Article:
A. J. Seay Mansion605 Zellers Avenue
Kingfisher, OK 73750-4228
Director: Jason Harris
Curator: Taylor Mills
Assistant Curator: Kimberly Ross
10 a.m. to 5 p.m.
|Children (under 5)||Free|
(up to 6 people)
Use of drones over Oklahoma Historical Society property is not permitted without written approval of the facility director.
A. J. Seay Mansion
The A. J. Seay Mansion was built by Abraham Jefferson Seay (1832–1915) in hopes that Kingfisher would be the capital of Oklahoma Territory. Governor Seay served as the third territorial governor from 1892 to 1893. He built the three-story mansion named Horizon Hill for approximately $11,000 on fifteen acres of land just outside of Kingfisher, Oklahoma Territory. The mansion was completed in March of 1892 and hosted dignitaries present for the Cheyenne and Arapaho land opening. The mansion includes a reception hall, library, a ballroom, seven fireplaces, and a distinctive domed-roof tower.
The A. J. Seay Mansion is listed on the National Register of Historic Places and is managed by Chisholm Trail Museum, Inc.
Visit the Mansion
Admission to the mansion also includes admission to the Chisholm Trail Museum located across the street. During museum hours visitors may also tour the Pioneer Village, which includes two log cabins, a one-room schoolhouse, a church, and one of Kingfisher’s first banks.
About A. J. Seay
Abraham Jefferson Seay had a distinguished career long before he was appointed the third governor of Oklahoma Territory. He was born in Virginia, but his family moved to Missouri when he was three years old. At the age of twenty-one, he worked on a construction crew of the Missouri Pacific Railroad to pay for his education. Later, he taught school and studied law, and was admitted to the Missouri Bar in 1861. Shortly after passing the bar and beginning his law practice, he joined the Union Army as a private to fight in the Civil War, ultimately attaining the rank of colonel.
After the war, he returned to the legal profession and entered politics as a Republican. He served as a county attorney and as a circuit judge, operated a private law firm, and later became a bank president. When the territorial government for Oklahoma was being established in 1890, Seay was appointed associate justice on the Territorial Supreme Court by President Benjamin Harrison. On February 1, 1892, Seay resigned his position on the supreme court and was inaugurated as the third governor of Oklahoma Territory. His tenure lasted only sixteen months with one of his most significant achievements being the opening of the Cheyenne and Arapaho district to settlement. Seay was an enthusiastic advocate for the territory. To promote business investment and settlement, he encouraged the legislature to fund an exhibit for the 1893 World’s Fair in Chicago.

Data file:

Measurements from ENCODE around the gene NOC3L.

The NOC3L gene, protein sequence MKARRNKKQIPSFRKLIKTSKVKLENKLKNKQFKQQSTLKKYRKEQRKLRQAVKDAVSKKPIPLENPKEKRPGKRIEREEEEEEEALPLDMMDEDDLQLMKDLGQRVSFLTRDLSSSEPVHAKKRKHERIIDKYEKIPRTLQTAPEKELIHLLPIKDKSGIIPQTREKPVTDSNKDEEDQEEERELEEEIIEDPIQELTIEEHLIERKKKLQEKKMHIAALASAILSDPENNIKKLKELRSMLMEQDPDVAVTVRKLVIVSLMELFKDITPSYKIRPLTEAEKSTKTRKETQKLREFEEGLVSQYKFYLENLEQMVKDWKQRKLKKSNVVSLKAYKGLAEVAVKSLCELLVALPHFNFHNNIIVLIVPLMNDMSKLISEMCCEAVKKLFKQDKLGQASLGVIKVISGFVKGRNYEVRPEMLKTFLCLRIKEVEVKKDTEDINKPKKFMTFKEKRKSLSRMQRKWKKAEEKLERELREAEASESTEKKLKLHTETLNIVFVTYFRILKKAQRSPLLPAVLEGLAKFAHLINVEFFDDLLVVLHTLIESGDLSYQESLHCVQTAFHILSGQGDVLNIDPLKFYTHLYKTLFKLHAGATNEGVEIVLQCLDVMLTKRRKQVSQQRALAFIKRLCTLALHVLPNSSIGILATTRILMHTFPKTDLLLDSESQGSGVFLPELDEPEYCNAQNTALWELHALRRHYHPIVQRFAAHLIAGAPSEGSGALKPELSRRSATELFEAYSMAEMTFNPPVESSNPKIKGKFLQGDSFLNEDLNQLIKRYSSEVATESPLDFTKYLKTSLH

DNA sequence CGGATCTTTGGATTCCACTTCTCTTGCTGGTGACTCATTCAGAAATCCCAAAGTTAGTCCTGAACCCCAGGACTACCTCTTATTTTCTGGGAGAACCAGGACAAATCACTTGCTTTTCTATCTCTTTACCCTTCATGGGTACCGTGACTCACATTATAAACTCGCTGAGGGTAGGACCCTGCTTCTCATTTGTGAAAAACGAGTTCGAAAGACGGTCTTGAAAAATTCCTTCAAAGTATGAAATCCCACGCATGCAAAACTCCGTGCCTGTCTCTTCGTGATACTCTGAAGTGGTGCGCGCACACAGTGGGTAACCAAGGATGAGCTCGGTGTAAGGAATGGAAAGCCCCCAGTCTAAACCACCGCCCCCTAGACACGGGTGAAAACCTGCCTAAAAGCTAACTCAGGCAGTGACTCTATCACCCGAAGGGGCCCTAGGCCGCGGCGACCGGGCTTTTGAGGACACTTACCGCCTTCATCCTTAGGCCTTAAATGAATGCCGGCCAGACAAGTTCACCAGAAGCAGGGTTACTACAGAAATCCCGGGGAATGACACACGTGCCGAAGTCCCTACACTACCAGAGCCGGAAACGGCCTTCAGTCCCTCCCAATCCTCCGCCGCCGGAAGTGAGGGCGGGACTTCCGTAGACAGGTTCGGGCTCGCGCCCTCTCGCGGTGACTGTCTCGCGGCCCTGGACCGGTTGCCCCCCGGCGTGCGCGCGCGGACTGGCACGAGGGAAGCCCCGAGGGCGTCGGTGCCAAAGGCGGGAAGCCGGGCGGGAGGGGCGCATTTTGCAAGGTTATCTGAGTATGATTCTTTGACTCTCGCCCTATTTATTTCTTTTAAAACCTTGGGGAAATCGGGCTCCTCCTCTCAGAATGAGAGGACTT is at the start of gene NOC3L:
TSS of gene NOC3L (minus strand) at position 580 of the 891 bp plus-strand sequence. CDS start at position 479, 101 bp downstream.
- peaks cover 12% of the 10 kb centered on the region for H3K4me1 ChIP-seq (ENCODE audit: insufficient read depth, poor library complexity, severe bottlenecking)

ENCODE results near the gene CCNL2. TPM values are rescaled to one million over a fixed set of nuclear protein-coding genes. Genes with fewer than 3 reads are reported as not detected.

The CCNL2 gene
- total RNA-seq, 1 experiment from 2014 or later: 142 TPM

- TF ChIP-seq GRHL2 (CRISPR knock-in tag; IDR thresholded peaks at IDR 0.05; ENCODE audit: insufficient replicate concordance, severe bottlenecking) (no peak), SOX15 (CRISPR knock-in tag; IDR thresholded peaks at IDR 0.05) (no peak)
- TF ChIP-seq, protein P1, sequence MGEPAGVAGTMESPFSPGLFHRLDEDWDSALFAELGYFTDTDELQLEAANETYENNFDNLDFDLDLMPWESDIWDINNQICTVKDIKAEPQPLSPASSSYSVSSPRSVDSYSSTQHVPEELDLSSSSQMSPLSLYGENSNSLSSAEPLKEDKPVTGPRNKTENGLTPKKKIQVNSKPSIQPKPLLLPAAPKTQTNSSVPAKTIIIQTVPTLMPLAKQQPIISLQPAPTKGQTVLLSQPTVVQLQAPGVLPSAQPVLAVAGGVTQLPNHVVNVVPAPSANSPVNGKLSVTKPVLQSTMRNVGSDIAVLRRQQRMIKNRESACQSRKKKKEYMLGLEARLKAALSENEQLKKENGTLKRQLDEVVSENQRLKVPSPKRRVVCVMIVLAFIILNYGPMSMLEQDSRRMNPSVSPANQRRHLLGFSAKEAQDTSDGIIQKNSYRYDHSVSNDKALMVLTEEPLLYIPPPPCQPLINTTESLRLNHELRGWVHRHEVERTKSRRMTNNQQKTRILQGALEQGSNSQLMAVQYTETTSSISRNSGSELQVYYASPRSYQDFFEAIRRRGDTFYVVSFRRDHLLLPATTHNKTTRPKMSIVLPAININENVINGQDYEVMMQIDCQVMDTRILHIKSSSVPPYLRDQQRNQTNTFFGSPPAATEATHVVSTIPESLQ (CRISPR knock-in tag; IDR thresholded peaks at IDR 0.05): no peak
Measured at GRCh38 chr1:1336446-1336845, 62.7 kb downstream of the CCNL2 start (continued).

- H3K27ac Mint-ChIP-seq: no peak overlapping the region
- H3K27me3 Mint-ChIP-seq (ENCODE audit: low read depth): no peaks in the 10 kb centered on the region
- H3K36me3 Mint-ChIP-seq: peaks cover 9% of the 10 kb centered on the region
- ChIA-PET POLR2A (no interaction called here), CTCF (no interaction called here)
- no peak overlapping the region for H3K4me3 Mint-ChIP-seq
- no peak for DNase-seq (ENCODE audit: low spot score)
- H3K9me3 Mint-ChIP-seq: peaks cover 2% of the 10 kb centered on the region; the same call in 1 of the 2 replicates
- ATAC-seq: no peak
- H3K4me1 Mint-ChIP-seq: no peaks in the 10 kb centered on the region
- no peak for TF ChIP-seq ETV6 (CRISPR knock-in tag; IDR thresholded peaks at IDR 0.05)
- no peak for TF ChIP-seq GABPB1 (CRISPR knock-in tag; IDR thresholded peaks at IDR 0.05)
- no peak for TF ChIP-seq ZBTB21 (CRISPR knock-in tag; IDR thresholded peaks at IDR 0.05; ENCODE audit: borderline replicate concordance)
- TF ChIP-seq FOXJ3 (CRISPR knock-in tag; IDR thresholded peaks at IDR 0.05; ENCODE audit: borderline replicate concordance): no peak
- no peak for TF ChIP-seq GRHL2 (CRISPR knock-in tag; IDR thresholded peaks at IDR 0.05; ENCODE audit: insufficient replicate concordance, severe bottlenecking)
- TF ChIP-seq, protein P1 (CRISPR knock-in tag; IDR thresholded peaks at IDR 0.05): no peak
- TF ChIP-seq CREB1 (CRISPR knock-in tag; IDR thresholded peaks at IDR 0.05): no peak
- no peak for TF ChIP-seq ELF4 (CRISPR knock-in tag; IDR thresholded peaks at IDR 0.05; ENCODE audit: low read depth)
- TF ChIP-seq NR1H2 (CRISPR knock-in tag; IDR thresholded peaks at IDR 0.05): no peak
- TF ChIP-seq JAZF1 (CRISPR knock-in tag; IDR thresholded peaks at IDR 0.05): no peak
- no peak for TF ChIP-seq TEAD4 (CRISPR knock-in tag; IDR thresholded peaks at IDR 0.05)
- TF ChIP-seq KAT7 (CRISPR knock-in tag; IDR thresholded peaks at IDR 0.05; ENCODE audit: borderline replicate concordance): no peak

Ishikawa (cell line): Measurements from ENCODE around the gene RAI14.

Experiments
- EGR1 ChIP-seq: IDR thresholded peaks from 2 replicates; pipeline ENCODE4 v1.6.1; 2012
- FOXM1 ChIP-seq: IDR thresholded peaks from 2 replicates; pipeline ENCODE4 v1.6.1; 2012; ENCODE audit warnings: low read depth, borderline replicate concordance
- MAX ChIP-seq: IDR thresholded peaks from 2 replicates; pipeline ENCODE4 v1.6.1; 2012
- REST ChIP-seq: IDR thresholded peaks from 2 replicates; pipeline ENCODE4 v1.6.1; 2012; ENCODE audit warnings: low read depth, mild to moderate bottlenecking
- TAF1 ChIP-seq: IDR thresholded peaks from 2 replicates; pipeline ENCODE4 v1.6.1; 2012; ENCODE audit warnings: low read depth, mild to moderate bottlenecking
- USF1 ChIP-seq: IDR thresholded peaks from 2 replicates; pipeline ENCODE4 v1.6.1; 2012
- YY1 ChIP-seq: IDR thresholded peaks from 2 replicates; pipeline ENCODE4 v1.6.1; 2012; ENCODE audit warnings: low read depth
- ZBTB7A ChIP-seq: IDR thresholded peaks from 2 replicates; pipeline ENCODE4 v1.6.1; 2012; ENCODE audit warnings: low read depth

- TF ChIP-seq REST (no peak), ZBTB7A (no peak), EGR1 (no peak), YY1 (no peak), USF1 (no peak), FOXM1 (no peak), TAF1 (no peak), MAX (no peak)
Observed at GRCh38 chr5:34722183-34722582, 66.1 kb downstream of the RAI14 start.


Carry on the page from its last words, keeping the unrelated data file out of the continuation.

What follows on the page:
During his administration, Governor Seay worked to raise funds for education. He also supported educational opportunities for African American children. Seay increased public school township sections lease revenue and helped secure funds for higher education facilities. On February 11, 1893, he signed House Bill 49 into law naming mistletoe the Oklahoma territorial floral emblem. It was the first commonwealth to name an official flower. On March 1, 1893, he declared March 16 to be Arbor Day in Oklahoma Territory.
On leaving office in 1893, he returned to his home in Kingfisher where he remained active in business and Republican politics. He moved to California in 1909. Abraham J. Seay died December 22, 1915, and he was buried in Kingfisher. Governor Seay had never married.
Visit The Encyclopedia of Oklahoma History and Culture to find out more about Abraham Jefferson Seay.
The Abraham Jefferson Seay Collection
The Oklahoma Historical Society Research Center in Oklahoma City houses the Abraham Jefferson Seay Collection (M2012.236, two legal boxes and one oversize folder). It contains his war diary from 1864, copies of correspondence, his last will and testament, and Seay family genealogy. The Governor Abraham Jefferson Seay Papers 1862–1916 are available on microfilm (Roll OHS-100) in the Research Center.